7 Things I Wish I Knew before I Found My Husband’s Porn

7 Things I Wish I Knew before I Found My Husband’s Porn

There was this weirdly satisfying, split-second moment when the URL popped up as I typed in the search bar on the shared computer. The page loaded and there, in front of my eyes, was one of my husband’s favorite porn sites. At first, I exhaled a sigh of relief: I wasn’t crazy.

That split second moment was the culmination of a year of wondering if he was looking at pornography behind my back (despite his repeated denials). There had been the stain on the cloth computer chair, the charge for the Pay-per-view show while I was out of town, and the quickly minimized windows when I’d walk into the room.

The relief that came with knowing was short-lived. If you’ve ever caught your spouse looking at porn, you may know what I’m talking about. Maybe like me, you were filled with was rage, intense hurt, and feelings of betrayal. Or maybe you went into denial, or maybe you just didn’t care. But for Craig and me, that day started a long journey of healing for both of us. Looking back, however, there are several things I wished I had known before I had found the “stash” that may have made our healing a little less rocky of a process.

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  • 1. A person can be addicted to porn.

    1. A person can be addicted to porn.


    To be upfront with you, there are some researchers who disagree with this statement, so let me be clear about what I mean by this: my husband compulsively looked at porn and could not stop on his own willpower, despite negative consequences associated with his use. (If you’d like to research more about sex addictions, here’s a good place to start.) What I most wish I had known before I found the porn is this: in Craig’s case, his addiction was born out of emotional wounds from his past and his repeated use had most likely caused changes in his brain function (i.e. neuro-pathways). It wasn’t until he discovered why he felt the overwhelming desire to look at porn, the triggers that made him more susceptible to viewing it, and developed a true, personal relationship with Jesus that he really started making progress in healing.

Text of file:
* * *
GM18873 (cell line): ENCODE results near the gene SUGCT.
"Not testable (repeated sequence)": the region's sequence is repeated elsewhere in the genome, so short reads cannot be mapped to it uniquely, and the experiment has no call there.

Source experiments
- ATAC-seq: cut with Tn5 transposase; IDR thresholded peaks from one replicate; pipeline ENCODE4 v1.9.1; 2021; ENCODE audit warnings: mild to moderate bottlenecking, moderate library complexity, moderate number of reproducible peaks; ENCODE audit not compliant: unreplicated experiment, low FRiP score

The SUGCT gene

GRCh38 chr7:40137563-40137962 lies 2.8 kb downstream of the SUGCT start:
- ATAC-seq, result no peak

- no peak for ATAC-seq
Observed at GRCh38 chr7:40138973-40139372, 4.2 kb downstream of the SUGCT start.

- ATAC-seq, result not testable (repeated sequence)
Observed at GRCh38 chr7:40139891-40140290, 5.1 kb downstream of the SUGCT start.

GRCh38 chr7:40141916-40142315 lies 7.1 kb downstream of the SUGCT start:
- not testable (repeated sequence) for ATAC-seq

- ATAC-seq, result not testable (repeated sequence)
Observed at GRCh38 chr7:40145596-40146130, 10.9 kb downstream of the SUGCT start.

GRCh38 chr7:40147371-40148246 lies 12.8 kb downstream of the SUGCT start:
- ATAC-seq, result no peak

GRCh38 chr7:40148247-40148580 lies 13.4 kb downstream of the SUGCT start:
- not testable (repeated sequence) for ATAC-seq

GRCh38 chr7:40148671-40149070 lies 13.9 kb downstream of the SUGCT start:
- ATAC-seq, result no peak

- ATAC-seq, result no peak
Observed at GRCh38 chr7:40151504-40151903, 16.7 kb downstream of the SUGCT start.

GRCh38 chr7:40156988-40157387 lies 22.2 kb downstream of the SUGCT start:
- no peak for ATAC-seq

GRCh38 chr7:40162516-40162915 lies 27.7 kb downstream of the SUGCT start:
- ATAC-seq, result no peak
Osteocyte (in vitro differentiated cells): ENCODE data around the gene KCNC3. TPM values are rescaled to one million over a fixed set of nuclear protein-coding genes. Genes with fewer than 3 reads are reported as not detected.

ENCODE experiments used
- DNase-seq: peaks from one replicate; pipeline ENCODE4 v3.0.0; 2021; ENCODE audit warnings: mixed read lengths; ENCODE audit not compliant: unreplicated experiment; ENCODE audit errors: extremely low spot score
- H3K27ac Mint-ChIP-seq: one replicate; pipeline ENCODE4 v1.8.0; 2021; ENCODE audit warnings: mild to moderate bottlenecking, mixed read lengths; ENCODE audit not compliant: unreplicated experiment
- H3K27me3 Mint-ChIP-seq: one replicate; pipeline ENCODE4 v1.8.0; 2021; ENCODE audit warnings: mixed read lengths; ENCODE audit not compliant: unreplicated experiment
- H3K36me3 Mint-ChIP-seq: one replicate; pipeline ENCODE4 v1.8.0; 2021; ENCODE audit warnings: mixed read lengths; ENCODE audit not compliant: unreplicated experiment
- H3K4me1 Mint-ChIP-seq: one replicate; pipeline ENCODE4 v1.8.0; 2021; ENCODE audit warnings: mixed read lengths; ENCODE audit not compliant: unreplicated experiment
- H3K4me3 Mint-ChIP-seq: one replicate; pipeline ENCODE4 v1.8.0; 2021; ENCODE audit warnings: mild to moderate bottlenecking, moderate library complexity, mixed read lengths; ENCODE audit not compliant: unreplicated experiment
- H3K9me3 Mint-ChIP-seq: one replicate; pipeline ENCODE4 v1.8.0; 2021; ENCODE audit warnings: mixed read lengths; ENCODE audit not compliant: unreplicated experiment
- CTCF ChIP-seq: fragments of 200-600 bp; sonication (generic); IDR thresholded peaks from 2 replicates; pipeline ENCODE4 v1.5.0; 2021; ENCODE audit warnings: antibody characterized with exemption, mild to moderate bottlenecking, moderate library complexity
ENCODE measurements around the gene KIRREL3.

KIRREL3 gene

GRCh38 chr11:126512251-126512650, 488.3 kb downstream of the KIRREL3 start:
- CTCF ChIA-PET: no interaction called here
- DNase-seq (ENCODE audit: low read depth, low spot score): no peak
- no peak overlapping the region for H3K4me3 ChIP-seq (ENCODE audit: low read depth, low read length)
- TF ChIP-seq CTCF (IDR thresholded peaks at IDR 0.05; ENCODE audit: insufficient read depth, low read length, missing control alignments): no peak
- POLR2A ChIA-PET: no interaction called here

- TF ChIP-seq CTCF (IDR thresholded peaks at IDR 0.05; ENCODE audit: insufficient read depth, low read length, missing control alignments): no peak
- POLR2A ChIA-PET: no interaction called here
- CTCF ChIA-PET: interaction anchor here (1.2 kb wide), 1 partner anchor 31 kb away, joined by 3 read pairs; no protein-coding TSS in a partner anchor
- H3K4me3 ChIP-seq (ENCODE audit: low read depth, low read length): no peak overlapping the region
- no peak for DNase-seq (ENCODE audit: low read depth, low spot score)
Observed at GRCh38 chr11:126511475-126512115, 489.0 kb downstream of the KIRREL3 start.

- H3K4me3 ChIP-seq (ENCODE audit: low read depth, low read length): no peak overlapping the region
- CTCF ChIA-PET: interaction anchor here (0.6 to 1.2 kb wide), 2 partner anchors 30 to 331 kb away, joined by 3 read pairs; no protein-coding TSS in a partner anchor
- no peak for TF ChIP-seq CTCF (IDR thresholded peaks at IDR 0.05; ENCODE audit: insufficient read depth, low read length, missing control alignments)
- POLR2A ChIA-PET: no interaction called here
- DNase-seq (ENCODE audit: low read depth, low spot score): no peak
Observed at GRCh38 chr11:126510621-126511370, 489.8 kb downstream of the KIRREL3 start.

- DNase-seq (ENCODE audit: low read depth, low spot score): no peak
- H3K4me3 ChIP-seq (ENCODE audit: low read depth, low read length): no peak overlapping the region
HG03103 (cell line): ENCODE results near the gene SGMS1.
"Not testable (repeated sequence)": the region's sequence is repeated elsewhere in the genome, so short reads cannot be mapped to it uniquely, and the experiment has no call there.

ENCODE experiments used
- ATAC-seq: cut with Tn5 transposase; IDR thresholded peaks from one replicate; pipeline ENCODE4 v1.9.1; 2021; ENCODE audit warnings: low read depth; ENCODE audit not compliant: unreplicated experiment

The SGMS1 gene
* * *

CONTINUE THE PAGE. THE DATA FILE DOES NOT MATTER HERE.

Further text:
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  • 2. This isn’t my fault.

    2. This isn’t my fault.


    I tried losing weight, toning up, and spicing things up in the bedroom to try to lure him away from porn. None of these things were successful. Why? Because the porn was never about me. I don’t regret losing weight and getting healthy, but I did it all for the wrong reasons and spent a tremendous about of time shaming myself for not “being enough” to keep my husband from straying. I made a lot of assumptions at the beginning of this journey that only served to fuel my pain and anger instead of turning to God and asking Him about how He sees me. Besides, who has the time or energy to compete with photo-shopped porn stars? Not only is this fruitless, it’s harmful to your own soul. Not only does comparing and measuring yourself against other women distract you from your own purpose and worth, but it can also fuel hatred and bitterness towards people God has called us to love.

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  • 3. Treating him like a child will not be helpful.

    3. Treating him like a child will not be helpful.


    Because I didn’t realize the depth of this problem and because I believed that if he got “in trouble,” he’d cease this extra-marital activity, I treated him more like one of my children than I did my partner in life. I made up rules for him to follow. I policed his Internet activity. I purposely would try to catch him off-guard to see if he was obeying my commands. All this came across as very disrespectful and contributed to his feelings of shame and inadequacy.